President Barack Obama will take the oath of office for the third, fourth and final time this weekend during an inauguration celebration that kicks off his second term in a more muted tone than his historic swearing-in four years ago.
High unemployment and partisan fights over fiscal policies have drained some of the hope that marked Obama's first swearing-in after he swept to victory on a mantle of change in 2008 to become America's first black president.
This time around, there is a less festive inauguration.
On Sunday, following a wreath-laying ceremony at Arlington National Cemetery, Obama will be sworn in officially at the White House at 11:55 a.m. EST, meeting the constitutional requirement that he do so on Jan. 20. That portion will be private —except for a media presence — with a small audience of mostly family members.
Obama repeats the procedure on Monday during a public ceremony at the U.S. Capitol.
Both times he will be sworn in by Supreme Court Justice John Roberts who, in 2009 after flubbing the oath the first time, administered it to Obama again in the White House the day after his inauguration. The president's two recitations this year will be the third and fourth time he has taken the oath.
It will be only the second time he has made an inaugural address, however, and millions worldwide will be watching. Some 800,000 people are expected to flock to Washington for the event, down from a record 1.8 million in 2009.
With workers rushing to complete preparations for Monday, Obama started his inauguration weekend by joining in a nationwide day of community service projects honoring slain civil rights leader Martin Luther King Jr. The public swearing-in will fall on the national holiday marking King's birthday.
The president, first lady Michelle Obama, and their two daughters went to a local elementary school to help carry out renovations as part of a National Day of Service, a volunteer program launched when he took office four years ago as a way to pay tribute to King's legacy.
In his inaugural speech, Obama is expected to talk about the need for political compromise where possible — a nod to the divisive fights with the Republican-led House of Representatives over the "fiscal cliff" and raising the U.S. debt ceiling.
(Read More: House GOP Debt Ceiling Plan: 'No Budget, No Pay')
He will emphasize that the values on which the U.S. was founded should still guide the country in the 21st century and encourage Americans to make their voices heard to influence lawmakers' actions, according to an administration official.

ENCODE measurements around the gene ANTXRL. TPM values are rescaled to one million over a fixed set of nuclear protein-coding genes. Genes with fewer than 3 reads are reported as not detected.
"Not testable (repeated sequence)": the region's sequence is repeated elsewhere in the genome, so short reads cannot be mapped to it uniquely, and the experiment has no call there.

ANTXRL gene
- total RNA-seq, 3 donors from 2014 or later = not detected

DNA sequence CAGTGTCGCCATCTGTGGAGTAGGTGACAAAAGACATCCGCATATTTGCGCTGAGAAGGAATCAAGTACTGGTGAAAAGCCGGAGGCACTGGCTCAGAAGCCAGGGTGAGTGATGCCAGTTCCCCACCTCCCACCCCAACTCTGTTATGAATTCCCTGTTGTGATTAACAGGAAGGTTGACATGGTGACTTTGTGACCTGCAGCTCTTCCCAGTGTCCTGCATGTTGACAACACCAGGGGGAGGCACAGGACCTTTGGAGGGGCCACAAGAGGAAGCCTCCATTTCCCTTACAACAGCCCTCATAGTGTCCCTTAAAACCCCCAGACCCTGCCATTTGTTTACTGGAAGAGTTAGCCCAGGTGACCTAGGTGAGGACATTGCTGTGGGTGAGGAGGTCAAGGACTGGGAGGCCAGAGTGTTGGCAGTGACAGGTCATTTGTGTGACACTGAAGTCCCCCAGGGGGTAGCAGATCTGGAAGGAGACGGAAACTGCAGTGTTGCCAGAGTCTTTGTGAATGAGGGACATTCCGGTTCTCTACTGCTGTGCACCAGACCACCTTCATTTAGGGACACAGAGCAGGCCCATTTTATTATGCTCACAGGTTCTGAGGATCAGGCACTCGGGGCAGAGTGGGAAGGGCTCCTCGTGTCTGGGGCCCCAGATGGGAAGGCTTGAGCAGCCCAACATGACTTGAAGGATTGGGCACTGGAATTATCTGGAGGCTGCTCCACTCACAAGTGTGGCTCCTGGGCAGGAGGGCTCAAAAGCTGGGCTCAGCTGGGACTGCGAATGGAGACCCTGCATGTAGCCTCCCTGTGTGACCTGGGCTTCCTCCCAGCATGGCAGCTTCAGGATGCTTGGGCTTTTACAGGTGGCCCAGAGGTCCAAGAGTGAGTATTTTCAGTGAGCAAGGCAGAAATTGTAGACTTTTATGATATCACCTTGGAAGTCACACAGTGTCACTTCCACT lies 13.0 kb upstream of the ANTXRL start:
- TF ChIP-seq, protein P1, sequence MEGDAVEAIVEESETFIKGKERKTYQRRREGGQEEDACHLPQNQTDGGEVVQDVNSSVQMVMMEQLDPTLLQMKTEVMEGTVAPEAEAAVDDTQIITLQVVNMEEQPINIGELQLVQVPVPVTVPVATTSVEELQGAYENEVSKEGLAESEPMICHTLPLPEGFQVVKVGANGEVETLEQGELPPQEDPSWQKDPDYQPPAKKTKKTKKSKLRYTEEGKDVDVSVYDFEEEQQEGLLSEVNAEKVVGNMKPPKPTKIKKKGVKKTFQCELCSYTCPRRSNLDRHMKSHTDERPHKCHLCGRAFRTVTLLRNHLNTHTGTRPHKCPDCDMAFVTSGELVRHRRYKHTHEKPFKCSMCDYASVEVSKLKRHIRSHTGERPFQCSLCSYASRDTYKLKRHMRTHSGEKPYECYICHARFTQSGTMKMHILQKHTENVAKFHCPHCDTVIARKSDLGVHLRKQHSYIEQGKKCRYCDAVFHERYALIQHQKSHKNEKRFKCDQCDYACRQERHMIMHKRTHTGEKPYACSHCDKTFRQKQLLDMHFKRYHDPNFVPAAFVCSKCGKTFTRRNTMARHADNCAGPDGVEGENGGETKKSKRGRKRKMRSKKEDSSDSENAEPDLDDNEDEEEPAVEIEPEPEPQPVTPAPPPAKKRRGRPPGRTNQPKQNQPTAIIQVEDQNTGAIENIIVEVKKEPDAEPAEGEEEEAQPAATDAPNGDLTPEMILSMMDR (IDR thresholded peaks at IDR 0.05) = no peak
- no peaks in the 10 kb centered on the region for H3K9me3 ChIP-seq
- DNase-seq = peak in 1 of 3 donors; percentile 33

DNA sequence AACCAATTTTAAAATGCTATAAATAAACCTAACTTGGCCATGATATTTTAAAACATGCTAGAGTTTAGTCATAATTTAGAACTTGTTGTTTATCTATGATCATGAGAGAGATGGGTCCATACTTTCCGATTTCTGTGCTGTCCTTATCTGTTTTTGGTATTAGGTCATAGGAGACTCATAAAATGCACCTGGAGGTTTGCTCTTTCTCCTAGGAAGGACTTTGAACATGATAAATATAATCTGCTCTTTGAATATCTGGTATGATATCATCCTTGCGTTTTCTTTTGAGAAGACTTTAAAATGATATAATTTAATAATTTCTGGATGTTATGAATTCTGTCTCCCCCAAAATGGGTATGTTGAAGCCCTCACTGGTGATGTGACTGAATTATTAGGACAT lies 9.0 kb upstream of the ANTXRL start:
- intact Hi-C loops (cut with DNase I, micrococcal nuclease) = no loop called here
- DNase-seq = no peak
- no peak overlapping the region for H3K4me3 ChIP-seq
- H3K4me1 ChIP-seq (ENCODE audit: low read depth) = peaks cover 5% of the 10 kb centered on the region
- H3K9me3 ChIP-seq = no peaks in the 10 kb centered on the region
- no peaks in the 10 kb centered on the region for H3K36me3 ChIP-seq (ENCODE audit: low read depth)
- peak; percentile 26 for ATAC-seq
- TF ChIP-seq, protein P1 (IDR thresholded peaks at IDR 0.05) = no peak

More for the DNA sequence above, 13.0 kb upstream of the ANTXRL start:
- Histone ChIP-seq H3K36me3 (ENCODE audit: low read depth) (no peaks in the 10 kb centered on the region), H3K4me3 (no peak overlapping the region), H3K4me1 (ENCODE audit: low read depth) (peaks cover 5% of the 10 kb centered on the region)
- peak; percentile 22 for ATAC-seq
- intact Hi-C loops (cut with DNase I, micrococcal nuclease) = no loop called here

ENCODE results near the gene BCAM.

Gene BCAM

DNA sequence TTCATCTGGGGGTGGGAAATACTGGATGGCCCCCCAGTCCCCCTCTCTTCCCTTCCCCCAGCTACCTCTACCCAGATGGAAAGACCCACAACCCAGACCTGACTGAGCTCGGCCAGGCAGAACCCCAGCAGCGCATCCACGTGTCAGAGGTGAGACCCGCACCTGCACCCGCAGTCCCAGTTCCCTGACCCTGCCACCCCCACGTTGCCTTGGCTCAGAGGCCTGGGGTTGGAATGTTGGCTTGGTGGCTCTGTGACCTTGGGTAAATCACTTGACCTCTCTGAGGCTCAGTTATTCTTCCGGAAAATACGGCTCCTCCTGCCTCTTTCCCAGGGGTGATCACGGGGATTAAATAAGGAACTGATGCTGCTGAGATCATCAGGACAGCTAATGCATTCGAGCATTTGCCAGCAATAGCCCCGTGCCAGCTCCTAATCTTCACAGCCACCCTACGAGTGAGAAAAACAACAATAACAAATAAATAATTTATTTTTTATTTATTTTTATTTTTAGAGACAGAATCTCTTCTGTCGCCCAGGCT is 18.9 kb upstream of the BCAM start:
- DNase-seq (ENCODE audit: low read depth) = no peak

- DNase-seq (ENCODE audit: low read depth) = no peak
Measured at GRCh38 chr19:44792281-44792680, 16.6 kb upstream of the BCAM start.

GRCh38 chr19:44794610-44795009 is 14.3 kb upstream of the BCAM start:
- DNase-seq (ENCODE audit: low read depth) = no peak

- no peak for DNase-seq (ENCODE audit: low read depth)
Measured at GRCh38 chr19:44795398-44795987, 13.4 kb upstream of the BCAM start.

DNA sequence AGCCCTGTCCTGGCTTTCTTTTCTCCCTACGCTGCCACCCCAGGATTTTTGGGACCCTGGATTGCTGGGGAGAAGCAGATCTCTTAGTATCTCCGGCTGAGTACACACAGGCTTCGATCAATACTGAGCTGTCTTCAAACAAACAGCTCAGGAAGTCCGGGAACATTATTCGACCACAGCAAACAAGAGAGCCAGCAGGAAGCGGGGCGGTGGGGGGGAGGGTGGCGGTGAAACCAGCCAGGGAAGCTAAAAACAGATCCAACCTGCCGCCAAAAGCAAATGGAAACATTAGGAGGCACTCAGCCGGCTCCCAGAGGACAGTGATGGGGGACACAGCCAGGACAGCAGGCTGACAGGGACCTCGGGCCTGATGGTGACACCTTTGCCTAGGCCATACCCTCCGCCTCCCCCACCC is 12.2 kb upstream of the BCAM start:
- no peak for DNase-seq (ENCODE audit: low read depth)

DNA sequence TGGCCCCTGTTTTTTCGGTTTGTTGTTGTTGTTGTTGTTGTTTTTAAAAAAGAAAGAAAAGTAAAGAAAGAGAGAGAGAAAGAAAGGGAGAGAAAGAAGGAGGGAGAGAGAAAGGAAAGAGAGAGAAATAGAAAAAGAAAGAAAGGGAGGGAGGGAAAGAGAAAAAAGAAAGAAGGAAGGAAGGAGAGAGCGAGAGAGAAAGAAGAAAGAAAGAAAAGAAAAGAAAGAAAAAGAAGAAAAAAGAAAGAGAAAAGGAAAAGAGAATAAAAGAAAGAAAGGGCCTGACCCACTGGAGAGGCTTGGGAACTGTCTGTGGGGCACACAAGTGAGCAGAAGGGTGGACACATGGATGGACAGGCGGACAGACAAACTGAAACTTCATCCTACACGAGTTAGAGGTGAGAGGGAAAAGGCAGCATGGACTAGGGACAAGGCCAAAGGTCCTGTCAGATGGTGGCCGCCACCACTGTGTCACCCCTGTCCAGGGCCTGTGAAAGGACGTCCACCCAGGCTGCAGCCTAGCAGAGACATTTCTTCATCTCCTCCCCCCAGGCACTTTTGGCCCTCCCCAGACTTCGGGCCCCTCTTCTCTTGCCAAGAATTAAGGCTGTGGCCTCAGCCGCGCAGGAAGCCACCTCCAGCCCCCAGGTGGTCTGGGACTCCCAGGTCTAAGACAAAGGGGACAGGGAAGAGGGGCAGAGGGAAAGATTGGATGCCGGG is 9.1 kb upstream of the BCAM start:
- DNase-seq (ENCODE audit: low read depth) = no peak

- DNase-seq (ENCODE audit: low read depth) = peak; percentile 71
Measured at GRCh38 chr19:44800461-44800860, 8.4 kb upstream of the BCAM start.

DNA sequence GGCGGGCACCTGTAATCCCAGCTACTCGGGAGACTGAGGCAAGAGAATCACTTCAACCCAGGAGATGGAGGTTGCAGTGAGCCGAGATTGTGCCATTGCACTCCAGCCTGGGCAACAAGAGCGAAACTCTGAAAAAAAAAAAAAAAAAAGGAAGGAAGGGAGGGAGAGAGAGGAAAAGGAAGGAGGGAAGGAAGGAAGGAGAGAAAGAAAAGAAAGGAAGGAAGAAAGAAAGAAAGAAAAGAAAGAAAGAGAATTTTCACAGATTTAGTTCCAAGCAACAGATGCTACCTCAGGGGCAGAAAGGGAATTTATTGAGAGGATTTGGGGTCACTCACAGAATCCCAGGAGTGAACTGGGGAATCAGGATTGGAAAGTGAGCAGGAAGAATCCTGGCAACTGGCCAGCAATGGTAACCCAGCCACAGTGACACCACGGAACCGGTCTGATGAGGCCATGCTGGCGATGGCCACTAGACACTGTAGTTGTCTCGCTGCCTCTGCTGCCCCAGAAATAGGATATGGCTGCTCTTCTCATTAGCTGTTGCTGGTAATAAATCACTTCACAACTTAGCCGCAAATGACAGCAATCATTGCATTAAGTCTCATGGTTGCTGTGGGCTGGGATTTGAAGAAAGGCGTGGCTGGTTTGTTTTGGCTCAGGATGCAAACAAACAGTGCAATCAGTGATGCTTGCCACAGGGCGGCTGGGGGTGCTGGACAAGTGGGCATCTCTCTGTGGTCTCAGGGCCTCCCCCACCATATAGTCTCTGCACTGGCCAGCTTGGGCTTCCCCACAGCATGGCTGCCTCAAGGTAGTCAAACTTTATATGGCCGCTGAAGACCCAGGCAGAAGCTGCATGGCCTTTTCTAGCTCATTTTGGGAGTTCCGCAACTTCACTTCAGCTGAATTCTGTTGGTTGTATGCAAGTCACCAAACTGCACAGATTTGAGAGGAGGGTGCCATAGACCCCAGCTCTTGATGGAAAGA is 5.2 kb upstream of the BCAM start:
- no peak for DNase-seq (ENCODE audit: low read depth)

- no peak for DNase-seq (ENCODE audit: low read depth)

He will also touch on the goals he hopes to address in his second term, while leaving detailed policy blueprints for his State of the Union address next month, the official said. Deficit reduction, gun control, immigration reform, and energy policy are likely to be top priorities in his second term.
(Read More: Obama Gun Control Plan Faces Tough Road in Congress)
Speeches, Parade, Balls
Obama has been crafting his inaugural address for weeks, scrawling out drafts on yellow legal pads. This weekend, he faces the task of juggling speech preparations and his presidential duties, including briefings on the fate of Americans and others caught up in a still-unfolding hostage crisis at a desert gas plant in Algeria.
While second inauguration speeches rarely go down in history, Monday's address is a rare opportunity to face millions of television viewers and seek support for upcoming fights with the men and women who work in the Capitol building behind the podium where he will speak.
"This time it's scaled down, but it's still historic for all of America," said Courtney Prater, a construction worker visiting from Detroit, after a tour of the White House.
The White House views the two speeches — he delivers his State of the Union address before Congress on Feb. 12 — as two parts of a package, with the first one spelling out a vision and the second one specific policy proposals.
"The president, I think, is very appreciative of the fact that the American people have given him this opportunity to deliver a second inaugural address," White House spokesman Jay Carney told reporters this week.
"He believes that we have work to do, and he believes that both the agenda he has put forward so far and the agenda he will put forward in the future will help this country move forward in a variety of ways," Carney said.
After lambasting Republican opponent Mitt Romney during the presidential campaign for remarks that dismissed nearly half of the U.S. electorate, Obama is likely to offer some words of humility and resolve to represent even those who did not vote for him last year.
After the speech, Obama and his wife, Michelle, will join Vice President Joe Biden and his wife, Jill, at a luncheon at the capitol. Later the two couples will take part in the inaugural parade, returning to the White House in a motorcade and likely getting out to walk part of the way, waving at the crowd and surrounded by Secret Service members.
For weeks, workers have been building viewing stands along the parade route for visitors.
After seeing the rest of the parade from a spot in front of the White House, the Obamas will attend two official inaugural balls, dancing for the cameras and, in the first lady's case, donning a gown that will be scrutinized closely for its style and fashion sense.